By: Simone Tagliapietra Topic: Energy & Climate, European Macroeconomics & Governance Date: November 23, 2017
Read article More by this author

Blog Post

The impact of Brexit on the Irish energy system – pragmatism vs. principles

Brexit promises pain for Ireland that could be cut off from the EU internal market and be left exposed to market instability in the UK. Georg Zachmann assesses the scale of the possible damage for Ireland, and how the UK and EU might use the special energy relations on the Irish island to commit to a pragmatic solution.

By: Georg Zachmann Topic: Energy & Climate, European Macroeconomics & Governance Date: November 21, 2017
Read article Download PDF More by this author

External Publication

European Parliament

Sovereign Concentration Charges: A New Regime for Banks’ Sovereign Exposures

Europe’s banking union has been central to the resolution of the euro-area crisis. It has had an encouraging start but remains unfinished business. If it remains in its current halfway-house condition, it may eventually move backwards and fail. EU leaders should seize these opportunities

By: Nicolas Véron Topic: European Macroeconomics & Governance, European Parliament Date: November 17, 2017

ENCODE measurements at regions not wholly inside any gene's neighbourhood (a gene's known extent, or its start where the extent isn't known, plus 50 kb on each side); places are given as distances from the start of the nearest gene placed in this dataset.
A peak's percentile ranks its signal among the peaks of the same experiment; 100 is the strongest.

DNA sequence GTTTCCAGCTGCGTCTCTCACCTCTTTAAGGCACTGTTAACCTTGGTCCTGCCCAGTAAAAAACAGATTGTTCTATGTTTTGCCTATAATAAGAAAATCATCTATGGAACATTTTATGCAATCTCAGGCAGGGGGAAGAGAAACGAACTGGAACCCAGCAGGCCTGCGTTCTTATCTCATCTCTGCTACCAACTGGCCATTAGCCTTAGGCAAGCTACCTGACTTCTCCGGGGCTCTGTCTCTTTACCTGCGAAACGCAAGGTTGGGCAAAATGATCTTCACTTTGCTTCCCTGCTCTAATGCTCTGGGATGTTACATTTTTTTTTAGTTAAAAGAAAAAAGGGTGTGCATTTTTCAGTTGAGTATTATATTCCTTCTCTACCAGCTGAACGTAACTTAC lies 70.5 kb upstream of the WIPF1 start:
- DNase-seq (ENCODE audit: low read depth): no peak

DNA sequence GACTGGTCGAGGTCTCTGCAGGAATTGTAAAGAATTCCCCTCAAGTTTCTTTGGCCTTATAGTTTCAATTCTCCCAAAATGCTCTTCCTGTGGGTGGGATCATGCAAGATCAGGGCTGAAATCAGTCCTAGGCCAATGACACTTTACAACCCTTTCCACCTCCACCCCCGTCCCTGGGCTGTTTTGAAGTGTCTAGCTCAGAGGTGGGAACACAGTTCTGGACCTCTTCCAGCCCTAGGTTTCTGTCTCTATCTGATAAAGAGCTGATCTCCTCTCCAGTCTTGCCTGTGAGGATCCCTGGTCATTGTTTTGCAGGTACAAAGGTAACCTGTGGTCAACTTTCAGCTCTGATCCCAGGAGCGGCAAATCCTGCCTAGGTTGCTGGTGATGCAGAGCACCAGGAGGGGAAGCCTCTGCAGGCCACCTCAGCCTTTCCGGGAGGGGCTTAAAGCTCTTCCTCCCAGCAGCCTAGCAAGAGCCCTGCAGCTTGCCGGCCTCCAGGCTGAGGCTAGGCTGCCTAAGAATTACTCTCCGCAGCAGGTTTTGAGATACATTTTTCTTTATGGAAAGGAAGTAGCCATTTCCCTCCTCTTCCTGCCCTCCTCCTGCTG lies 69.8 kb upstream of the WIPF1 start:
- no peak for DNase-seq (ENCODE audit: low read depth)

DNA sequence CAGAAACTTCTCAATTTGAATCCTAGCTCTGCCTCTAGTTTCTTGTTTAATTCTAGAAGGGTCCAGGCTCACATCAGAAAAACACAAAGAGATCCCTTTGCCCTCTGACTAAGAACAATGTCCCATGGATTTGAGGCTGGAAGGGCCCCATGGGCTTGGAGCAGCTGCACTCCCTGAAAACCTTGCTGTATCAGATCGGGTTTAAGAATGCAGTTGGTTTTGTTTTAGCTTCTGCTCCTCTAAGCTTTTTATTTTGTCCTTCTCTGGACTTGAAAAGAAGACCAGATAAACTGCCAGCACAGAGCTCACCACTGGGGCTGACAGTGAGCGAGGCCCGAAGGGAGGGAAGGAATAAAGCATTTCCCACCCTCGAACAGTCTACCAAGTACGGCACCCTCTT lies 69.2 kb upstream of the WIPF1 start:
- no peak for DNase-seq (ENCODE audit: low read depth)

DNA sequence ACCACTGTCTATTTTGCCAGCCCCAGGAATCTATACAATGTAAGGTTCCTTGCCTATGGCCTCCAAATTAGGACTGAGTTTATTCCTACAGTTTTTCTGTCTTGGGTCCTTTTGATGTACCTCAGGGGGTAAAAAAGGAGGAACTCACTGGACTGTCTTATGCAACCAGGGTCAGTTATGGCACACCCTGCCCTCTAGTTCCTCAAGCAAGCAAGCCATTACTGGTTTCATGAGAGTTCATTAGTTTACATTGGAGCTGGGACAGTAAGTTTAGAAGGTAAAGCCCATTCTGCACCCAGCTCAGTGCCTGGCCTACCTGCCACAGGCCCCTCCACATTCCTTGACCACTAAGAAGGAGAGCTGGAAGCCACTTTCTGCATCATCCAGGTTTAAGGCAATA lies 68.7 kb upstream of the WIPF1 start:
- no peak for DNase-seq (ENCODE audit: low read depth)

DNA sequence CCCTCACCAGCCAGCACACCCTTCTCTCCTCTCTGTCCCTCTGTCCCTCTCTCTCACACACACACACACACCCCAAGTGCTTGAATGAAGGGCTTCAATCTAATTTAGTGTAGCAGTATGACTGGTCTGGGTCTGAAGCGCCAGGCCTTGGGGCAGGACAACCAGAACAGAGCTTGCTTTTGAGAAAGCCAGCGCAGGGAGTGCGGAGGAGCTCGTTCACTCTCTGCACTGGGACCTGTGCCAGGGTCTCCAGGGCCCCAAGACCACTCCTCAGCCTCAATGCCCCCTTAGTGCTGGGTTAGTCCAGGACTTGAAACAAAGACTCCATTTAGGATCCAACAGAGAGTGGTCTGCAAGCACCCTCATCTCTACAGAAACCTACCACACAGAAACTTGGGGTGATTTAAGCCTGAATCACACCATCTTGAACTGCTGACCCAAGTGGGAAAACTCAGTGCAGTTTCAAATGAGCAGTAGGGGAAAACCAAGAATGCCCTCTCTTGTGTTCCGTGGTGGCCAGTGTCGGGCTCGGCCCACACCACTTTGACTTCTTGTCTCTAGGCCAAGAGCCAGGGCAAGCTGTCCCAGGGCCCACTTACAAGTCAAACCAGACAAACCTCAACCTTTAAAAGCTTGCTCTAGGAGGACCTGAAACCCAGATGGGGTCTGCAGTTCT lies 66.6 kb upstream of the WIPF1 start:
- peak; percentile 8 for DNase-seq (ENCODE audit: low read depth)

Read article More on this topic More by this author

Blog Post

A slightly tighter ECB

The ECB’s recent decision on QE was somewhat on the dovish side. Francesco Papadia gives his view on why it is time to start a discussion about reducing the degree of ease of monetary policy.

By: Francesco Papadia Topic: European Macroeconomics & Governance Date: November 15, 2017
Read article Download PDF More on this topic

External Publication

Central Asia—twenty-five years after the breakup of the USSR

Central Asia consists of five culturally and ethnically diverse countries that have followed different paths to political and economic transformation in the past 25 years. The main policy challenge for the five Central Asian economies is to move away from commodity-based growth strategies to market-oriented diversification and adoption of a broad spectrum of economic, institutional and political reforms